See the Definitions page on this website, and Mohawk College’s Sexual Assault and Sexualized Violence Policy for more information about different forms of sexual violence and your options for accessing information and support. If you're unsure about an experience and have questions, we can help.
Contact Counselling [at] (Counselling Services) or the consent [at] (Student Rights and Responsibilities Office) for more information.

MYTH: They didn't tell me to stop, so it's OK that I kept going.

FACT: Silence does not equal consent. It is your responsibility to ensure that your partner is voluntarily and clearly agreeing to sexual activity.
Some tips:

  • If a person is too intoxicated or afraid to say no; there is no consent.
  • If a person is asleep or unconscious; there is no consent.
  • If a person is threatened, coerced, or manipulated; there is no consent.
  • Consent can be revoked by either party, at any time during sexual activity.
  • Consent needs to be obtained in any relationship; whether you're meeting for the first time, have been dating or hooking up for awhile, or are married.
  • Consent cannot be obtained in a relationship in which one person holds a position of power or influence over another person.


Check out Mohawk College’s Sexual Assault and Sexualized Violence Policy for more information about consent.

Source:Salvino, Caitlin, Kelsey Gilchrist, and Jade Cooligan-Pang. ‘OurTurn: A National Action Plan to End Campus Sexual Violence’. Montreal, QC: Student’s Society of McGill University, October 2017. Retrieved online from Students for Consent Culture website.

MYTH: The survivor doesn't have any injuries, isn't visibly upset, and/or doesn't remember details; so the incident must not have been that serious.

FACT: Despite what we see in movies and on television, there is no one ‘right’, ‘normal’ or ‘typical’ way for a person to react to an experience of gender-based violence. Sometimes there are injuries and a visible emotional response, and sometimes a survivor demonstrates no outward or visible signs that they have been affected by gender-based violence. Many survivors attempt to minimize or forget the details of the trauma as a way of coping with the distress, confusion, shock and embarrassment that they might be feeling. The ways in which a survivor responds are not a reflection of the seriousness or legitimacy of their experiences.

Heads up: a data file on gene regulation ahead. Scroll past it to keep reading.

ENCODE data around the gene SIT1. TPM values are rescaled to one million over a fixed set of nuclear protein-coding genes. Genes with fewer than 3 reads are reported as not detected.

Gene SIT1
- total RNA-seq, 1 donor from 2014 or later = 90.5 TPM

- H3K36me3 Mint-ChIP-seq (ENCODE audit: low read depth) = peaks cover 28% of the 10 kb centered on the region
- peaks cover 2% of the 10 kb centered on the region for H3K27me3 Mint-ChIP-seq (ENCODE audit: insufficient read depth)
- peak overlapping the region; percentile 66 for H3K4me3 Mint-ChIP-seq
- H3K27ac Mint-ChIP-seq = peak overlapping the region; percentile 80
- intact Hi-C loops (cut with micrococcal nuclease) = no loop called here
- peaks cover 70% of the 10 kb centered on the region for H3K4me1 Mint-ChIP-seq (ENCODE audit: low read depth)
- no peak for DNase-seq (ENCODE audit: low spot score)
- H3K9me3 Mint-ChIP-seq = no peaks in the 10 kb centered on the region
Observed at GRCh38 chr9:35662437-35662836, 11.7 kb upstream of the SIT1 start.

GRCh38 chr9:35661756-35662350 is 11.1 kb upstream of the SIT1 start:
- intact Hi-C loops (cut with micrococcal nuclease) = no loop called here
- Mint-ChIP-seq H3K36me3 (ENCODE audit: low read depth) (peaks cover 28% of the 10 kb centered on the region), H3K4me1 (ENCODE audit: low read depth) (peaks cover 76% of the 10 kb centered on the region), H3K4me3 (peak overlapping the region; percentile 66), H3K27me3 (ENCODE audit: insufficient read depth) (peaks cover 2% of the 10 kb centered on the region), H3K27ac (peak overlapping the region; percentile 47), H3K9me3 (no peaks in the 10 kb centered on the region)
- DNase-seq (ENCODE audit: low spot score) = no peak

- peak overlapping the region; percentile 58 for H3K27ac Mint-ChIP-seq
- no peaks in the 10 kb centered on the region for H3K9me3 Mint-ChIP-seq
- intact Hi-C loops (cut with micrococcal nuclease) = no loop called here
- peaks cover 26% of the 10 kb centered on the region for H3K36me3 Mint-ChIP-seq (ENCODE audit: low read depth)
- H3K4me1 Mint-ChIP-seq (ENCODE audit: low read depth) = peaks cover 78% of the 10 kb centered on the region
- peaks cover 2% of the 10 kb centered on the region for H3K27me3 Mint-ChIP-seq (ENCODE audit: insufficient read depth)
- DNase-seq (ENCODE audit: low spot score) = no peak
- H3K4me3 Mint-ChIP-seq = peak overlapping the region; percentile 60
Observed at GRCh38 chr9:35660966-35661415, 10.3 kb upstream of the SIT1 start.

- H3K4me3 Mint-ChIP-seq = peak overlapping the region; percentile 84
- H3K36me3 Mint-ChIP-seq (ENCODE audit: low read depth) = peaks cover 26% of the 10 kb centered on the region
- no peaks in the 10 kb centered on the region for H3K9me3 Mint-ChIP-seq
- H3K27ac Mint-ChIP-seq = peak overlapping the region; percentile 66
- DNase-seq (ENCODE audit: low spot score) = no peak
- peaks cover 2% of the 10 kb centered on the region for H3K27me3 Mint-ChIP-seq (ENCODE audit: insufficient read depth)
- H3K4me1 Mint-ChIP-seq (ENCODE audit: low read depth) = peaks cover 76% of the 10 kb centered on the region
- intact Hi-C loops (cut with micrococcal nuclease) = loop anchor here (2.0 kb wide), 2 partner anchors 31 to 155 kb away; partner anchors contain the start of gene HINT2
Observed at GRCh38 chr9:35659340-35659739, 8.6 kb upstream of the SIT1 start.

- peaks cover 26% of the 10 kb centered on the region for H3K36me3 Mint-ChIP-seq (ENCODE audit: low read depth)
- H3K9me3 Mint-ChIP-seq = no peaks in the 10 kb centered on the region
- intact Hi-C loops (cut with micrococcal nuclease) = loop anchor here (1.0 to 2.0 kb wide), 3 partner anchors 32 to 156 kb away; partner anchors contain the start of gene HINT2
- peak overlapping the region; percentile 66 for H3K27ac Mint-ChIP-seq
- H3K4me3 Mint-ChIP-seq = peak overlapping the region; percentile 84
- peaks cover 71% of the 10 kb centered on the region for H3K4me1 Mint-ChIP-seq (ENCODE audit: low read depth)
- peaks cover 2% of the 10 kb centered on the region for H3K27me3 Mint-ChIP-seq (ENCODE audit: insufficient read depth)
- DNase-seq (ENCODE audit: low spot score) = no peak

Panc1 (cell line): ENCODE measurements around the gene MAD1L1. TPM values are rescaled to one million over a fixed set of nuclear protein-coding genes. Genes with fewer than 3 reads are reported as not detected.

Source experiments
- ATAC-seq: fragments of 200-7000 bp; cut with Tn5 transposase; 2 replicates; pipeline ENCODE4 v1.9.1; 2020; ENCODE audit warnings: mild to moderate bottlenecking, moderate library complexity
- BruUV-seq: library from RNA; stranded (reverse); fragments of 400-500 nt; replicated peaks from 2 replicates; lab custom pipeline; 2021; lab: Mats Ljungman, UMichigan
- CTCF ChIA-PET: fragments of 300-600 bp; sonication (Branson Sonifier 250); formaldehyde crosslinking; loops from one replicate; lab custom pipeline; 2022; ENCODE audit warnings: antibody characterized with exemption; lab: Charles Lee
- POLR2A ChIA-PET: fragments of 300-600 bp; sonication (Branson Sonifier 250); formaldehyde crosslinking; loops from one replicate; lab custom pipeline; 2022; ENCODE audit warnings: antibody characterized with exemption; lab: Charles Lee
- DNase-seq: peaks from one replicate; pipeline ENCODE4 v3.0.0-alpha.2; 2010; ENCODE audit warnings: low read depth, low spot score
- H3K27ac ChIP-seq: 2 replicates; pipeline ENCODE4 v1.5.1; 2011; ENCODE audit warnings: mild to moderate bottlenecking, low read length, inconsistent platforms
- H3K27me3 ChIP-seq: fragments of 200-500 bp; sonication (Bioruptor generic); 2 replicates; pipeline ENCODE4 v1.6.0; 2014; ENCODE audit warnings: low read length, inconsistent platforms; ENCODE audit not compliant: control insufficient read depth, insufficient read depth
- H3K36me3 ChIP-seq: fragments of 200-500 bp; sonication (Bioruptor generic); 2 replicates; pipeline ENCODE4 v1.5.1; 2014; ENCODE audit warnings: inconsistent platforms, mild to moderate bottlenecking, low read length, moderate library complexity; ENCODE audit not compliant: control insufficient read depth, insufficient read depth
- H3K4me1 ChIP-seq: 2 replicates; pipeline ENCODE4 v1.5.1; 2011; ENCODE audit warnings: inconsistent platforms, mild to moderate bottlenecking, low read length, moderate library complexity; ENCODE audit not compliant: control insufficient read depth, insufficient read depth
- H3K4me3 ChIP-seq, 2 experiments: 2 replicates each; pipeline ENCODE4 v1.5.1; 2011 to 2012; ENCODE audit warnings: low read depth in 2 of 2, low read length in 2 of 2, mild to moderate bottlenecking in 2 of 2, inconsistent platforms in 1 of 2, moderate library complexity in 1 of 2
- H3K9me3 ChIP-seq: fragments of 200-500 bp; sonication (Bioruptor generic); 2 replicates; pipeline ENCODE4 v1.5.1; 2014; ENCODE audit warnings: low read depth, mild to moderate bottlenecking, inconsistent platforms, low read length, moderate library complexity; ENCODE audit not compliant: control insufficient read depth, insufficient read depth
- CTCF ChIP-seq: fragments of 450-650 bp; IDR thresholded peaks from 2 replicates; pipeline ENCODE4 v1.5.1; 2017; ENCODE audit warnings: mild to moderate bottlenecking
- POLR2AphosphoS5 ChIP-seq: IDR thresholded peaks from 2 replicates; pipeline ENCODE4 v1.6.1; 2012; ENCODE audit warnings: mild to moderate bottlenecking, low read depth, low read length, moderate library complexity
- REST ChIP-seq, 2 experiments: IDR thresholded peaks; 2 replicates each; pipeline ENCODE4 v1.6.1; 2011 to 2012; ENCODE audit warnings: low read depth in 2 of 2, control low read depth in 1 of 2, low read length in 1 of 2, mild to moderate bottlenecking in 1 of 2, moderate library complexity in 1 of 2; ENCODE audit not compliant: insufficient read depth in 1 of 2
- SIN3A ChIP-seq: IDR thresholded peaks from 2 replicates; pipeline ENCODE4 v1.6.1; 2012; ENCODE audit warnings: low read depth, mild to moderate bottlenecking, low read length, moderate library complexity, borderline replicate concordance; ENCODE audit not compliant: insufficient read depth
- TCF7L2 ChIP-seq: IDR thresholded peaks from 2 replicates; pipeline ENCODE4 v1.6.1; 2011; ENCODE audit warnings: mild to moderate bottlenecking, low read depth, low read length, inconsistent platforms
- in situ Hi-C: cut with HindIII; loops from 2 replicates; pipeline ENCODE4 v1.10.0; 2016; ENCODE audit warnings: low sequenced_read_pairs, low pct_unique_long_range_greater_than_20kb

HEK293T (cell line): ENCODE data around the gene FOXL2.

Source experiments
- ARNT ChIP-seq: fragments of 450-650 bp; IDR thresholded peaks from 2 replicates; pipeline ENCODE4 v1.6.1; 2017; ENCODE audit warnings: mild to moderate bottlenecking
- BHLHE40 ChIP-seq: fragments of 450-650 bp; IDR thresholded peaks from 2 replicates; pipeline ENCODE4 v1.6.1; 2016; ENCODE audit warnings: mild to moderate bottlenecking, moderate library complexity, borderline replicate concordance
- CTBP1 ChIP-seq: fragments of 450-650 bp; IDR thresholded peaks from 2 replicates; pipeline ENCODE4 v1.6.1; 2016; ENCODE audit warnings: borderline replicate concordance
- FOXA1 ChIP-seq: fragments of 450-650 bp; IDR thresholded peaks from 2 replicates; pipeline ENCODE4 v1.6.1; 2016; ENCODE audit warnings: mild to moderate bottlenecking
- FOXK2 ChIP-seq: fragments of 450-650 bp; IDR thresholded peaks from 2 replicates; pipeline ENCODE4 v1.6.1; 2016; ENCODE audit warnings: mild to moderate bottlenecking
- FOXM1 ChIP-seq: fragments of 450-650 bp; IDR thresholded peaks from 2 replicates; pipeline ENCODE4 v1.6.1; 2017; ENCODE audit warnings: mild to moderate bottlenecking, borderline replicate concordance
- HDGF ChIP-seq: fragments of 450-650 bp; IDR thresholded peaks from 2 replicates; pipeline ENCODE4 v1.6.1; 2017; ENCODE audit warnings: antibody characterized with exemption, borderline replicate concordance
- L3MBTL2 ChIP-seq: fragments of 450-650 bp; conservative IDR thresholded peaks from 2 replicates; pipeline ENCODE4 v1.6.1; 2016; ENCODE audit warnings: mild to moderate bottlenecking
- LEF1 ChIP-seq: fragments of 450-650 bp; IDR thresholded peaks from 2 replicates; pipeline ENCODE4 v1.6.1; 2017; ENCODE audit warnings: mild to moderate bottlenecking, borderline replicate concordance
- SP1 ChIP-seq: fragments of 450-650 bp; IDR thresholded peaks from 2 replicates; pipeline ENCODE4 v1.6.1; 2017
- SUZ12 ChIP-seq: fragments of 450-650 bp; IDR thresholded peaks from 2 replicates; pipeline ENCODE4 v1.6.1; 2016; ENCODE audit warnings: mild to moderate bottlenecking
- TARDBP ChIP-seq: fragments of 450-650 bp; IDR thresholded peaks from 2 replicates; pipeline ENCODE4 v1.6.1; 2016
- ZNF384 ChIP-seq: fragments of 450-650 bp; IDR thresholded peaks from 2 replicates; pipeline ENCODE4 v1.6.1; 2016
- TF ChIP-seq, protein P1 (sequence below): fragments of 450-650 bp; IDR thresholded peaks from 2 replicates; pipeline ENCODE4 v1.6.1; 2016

Experiences of gender-based violence often impact the formation and recall of associated memories; and can impair emotion-processing, and language skills, meaning that survivors may find it difficult to describe their experience in a logical sequence.

Regardless of how a survivor appears when sharing their story, they deserve to be believed and supported.

Source: End Violence Against Women International (2020) Important Things to Get Right About the "Neurobiology of Trauma". Retrieved online from EVAWI website.

MYTH: A person's outfit can signify consent.

FACT: A person’s outfit doesn't mean that they were ‘asking for it,’ clothing choice is a form of human expression that everyone has the right to. Often, clothing choice is used as a way of placing blame on the survivor for what happened - which is a false and damaging narrative.